Unraveling the signals of sea level and storminess of the past millennium (southern North Sea; SEASTORM)


We propose to unravel the signals and impacts of local to regional sea level and storminess of the southern North Sea during the past millennium. The hypothesis to test is that existing proxy-based sea-level reconstructions bear a so far underestimated climate component. In order to address this hypothesis, we follow an integrated approach, combining proxy data from active salt marsh- and fossil polder-deposits obtained by geophysical, sedimentological and micropaleontological methods with results from regional climate model experiments. Specifically, we want to address the following objectives:

  1. Generation of data series of relative sea level and storminess of the past millennium at yearly to multi-decadal resolution,
  2. Evaluation of the impacts of shifts in local storm climate on proxy-based sea-level reconstructions,
  3. Investigation of the causes for decadal/multi-decadal variability of the sea level in the German Bight,
  4. Investigation of the variability in the probability density distribution of extreme storm-surge events in the German Bight and their relation to the climate variability in the North Atlantic realm,
  5. Investigation of the response of modern salt marsh environments to regional sea-level and climate change.
Fig. 1: Proposed project "SEASTORM": Integrated concept and anticipated information exchange providing added value through the joint interpretation and evaluation of proxy records and modeling results. WP = work package

Both proxy and model approaches will focus on the same time intervals and key targets. Modern salt marsh sediments of the past 100 to 200 years will be sampled at erosion faces along gradients in tidal range and salinity of the North Frisian coast. Fossil marsh sediments of the past millennium will be surveyed and drilled from medieval to early modern polders. Detailed sedimentological data will allow for the reconstruction of depositional environments, relative sea level position and storm-surge frequency. The application of a foraminiferal transfer function will deliver accurate information on relative elevation changes with respect to the tidal frame. Proxy studies will be complemented by regional climate model experiments investigating climate variability and storm frequency of the North Sea for selected time intervals. The boundary conditions to drive the regional model will be obtained from simulations over the last millennium that were carried out with a global climate model in the framework of the Paleo Model Intercomparison Project. The regional model data will be used to study decadal variations of both sea level in the German Bight as well as large-scale climate variations leading to periods with intensified storm surge activity. Our project will provide the first attempt to reconstruct the forcing mechanisms and coastal impacts of sea-level variability and storminess of the southern North Sea on yearly to multi-decadal resolution by directly combining proxy data from various marsh sediment archives and climate modeling information.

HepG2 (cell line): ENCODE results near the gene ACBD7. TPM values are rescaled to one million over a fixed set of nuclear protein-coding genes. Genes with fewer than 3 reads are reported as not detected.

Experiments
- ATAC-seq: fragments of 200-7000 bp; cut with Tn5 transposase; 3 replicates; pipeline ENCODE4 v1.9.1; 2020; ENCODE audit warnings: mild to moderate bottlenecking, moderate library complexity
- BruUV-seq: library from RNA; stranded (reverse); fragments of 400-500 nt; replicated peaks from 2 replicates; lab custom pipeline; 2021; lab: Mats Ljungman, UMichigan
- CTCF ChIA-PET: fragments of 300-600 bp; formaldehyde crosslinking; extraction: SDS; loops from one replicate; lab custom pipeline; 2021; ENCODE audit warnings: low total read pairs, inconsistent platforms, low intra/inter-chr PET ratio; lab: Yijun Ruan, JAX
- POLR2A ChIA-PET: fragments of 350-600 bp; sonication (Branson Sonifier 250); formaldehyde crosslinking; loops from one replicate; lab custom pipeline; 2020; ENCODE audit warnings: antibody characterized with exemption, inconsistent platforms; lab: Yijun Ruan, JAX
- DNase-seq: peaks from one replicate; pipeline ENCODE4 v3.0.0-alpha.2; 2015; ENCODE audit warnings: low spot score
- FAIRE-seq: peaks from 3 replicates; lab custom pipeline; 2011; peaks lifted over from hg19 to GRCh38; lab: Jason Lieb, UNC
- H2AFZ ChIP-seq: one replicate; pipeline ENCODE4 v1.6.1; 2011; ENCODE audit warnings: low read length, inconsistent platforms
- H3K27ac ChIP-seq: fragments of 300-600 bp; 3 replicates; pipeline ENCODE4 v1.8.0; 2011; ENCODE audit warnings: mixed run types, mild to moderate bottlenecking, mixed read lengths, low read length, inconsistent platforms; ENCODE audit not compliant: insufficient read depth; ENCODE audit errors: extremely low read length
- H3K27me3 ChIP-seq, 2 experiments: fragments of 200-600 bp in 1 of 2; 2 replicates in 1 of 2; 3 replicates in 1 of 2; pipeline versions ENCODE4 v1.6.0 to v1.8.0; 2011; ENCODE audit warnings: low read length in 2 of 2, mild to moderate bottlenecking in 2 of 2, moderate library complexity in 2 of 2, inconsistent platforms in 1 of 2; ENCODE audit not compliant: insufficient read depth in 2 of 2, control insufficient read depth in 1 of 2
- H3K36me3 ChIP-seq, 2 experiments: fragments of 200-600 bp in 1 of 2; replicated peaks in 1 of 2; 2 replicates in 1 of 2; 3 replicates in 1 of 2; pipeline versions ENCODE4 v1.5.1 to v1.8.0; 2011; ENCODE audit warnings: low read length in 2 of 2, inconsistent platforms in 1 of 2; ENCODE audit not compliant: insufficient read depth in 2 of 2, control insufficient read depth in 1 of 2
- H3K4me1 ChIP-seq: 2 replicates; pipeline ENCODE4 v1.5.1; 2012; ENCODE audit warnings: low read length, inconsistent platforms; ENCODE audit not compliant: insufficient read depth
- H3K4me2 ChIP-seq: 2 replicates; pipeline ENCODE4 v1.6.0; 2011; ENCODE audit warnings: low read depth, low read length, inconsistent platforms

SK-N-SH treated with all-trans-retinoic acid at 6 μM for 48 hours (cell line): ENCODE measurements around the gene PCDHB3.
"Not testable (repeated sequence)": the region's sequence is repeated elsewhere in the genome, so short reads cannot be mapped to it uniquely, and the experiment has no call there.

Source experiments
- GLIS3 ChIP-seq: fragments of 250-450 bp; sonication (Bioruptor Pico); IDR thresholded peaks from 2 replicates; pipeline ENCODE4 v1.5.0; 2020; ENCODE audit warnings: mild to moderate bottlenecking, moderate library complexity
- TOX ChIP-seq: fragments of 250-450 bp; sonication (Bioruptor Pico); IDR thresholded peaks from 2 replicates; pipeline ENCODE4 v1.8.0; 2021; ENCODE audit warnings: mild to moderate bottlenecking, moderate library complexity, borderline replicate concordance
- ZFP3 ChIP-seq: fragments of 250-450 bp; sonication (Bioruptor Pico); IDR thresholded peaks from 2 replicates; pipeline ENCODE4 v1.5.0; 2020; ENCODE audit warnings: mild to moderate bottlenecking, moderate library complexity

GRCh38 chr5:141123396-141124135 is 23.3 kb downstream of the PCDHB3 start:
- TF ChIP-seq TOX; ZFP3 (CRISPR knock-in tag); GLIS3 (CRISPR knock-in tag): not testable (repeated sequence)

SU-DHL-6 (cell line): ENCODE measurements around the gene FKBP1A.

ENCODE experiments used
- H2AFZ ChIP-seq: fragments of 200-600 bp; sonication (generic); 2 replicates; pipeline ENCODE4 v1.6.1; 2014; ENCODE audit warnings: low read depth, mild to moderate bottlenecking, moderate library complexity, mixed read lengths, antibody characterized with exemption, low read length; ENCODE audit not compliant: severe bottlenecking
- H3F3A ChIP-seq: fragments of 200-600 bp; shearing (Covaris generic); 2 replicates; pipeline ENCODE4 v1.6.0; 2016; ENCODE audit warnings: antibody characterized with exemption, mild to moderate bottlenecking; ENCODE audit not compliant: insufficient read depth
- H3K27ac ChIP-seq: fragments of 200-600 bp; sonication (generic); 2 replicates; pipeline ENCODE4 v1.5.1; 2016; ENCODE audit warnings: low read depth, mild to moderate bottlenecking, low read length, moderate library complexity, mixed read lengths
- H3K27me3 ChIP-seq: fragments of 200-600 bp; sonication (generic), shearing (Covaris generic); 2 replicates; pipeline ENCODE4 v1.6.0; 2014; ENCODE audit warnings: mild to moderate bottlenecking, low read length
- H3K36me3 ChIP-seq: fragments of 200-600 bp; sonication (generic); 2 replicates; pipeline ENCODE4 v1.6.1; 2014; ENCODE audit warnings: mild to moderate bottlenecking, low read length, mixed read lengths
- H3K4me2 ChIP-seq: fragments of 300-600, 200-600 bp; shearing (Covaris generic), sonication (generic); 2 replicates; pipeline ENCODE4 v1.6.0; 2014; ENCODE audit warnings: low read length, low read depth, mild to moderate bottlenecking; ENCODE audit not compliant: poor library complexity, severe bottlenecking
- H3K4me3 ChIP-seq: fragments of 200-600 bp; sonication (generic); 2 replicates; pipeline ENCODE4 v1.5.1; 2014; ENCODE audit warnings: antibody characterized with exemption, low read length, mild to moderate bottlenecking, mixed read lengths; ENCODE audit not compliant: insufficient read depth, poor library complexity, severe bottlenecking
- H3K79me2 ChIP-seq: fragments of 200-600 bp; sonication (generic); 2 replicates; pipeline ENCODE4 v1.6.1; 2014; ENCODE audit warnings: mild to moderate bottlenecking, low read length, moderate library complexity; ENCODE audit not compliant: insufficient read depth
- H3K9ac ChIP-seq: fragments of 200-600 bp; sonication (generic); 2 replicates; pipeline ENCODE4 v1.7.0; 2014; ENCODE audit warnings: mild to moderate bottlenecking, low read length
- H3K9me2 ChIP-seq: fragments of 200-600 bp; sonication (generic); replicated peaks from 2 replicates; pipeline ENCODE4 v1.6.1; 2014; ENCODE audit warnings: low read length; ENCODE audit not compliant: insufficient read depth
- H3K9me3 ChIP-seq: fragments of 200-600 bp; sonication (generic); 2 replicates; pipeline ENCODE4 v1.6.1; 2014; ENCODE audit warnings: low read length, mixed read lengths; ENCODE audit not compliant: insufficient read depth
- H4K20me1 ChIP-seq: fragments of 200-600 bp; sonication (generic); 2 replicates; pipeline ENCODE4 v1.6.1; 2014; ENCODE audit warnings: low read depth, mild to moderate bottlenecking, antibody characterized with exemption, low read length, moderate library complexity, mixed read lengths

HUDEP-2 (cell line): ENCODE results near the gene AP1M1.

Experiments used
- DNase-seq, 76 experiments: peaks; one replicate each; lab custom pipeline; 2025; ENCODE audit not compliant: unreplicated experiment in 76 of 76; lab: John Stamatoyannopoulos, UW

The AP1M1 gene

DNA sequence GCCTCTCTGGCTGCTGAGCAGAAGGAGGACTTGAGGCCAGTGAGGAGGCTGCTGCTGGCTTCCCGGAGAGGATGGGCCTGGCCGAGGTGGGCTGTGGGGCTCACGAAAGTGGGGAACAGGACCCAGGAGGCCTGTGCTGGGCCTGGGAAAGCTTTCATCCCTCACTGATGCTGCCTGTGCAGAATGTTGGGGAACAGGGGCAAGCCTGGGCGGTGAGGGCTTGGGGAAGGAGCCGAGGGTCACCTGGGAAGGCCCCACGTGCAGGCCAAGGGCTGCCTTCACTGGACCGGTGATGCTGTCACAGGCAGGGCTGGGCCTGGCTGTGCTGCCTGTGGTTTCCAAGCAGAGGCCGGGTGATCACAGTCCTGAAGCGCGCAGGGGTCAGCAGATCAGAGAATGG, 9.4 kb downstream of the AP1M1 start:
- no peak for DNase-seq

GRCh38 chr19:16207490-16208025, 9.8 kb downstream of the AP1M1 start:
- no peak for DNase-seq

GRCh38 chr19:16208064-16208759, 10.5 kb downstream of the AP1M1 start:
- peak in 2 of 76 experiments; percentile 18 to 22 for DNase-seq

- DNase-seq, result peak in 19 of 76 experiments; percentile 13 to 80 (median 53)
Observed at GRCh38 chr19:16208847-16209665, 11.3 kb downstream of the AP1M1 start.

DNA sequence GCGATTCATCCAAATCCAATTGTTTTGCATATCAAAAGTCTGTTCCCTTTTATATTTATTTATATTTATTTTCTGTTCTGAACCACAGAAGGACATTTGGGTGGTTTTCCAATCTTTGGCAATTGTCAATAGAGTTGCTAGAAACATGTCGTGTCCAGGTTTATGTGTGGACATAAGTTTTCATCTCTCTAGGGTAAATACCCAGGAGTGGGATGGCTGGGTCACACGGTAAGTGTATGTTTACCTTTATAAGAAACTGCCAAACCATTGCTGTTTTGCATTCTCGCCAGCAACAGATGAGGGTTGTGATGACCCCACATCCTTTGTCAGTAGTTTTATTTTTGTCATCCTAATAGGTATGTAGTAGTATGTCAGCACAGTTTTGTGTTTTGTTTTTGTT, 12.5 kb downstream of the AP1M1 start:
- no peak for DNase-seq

Fig. 2: Comparison of sand content in a salt marsh succession from the Bay of Tümlau on Eiderstedt peninsula with the relative mean sea level of the southern North Sea (Albrecht et al. 2011) and the mean winter wind velocity of the same region (Rosenhagen & Schatzmann 2011). The sediments have been dated based on 137Cs and 210Pb profiles. The data reveal both long-term trends and decadal variability suggesting a close link between salt marsh sedimentation processes, sea level change and storminess.